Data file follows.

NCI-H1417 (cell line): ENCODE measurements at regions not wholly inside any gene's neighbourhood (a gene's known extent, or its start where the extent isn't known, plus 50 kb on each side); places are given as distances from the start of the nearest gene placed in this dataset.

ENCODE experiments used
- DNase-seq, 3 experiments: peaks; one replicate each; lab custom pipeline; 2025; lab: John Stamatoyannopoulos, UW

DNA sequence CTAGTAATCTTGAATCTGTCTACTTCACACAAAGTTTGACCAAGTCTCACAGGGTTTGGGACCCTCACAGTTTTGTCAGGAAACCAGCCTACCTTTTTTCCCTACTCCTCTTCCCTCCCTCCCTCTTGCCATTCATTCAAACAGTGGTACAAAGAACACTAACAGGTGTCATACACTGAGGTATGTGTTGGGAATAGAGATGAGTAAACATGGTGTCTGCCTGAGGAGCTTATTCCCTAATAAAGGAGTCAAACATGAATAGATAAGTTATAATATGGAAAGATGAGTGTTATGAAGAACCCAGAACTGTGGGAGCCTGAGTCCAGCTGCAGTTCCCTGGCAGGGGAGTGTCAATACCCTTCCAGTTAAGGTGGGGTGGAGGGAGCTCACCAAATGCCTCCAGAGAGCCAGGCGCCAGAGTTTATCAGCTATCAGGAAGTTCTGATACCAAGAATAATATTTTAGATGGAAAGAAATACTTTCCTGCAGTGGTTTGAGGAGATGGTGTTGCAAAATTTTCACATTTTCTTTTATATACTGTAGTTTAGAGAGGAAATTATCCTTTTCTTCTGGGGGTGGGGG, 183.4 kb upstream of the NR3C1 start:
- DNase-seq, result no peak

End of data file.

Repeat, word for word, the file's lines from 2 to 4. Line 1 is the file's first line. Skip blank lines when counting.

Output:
ENCODE experiments used
- DNase-seq, 3 experiments: peaks; one replicate each; lab custom pipeline; 2025; lab: John Stamatoyannopoulos, UW

DNA sequence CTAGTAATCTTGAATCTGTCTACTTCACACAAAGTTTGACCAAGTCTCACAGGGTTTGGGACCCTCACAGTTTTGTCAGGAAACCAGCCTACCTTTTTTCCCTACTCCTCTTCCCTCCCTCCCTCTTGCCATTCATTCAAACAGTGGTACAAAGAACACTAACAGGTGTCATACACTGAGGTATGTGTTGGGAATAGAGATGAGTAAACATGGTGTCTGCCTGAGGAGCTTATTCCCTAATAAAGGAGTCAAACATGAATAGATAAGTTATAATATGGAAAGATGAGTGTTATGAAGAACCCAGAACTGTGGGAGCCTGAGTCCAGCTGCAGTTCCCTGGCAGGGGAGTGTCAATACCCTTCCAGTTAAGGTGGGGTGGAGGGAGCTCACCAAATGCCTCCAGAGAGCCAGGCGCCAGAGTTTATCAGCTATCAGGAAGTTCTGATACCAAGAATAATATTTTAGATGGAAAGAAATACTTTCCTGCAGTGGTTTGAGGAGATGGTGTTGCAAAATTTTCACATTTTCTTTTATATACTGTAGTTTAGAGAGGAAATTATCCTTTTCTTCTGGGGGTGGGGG, 183.4 kb upstream of the NR3C1 start: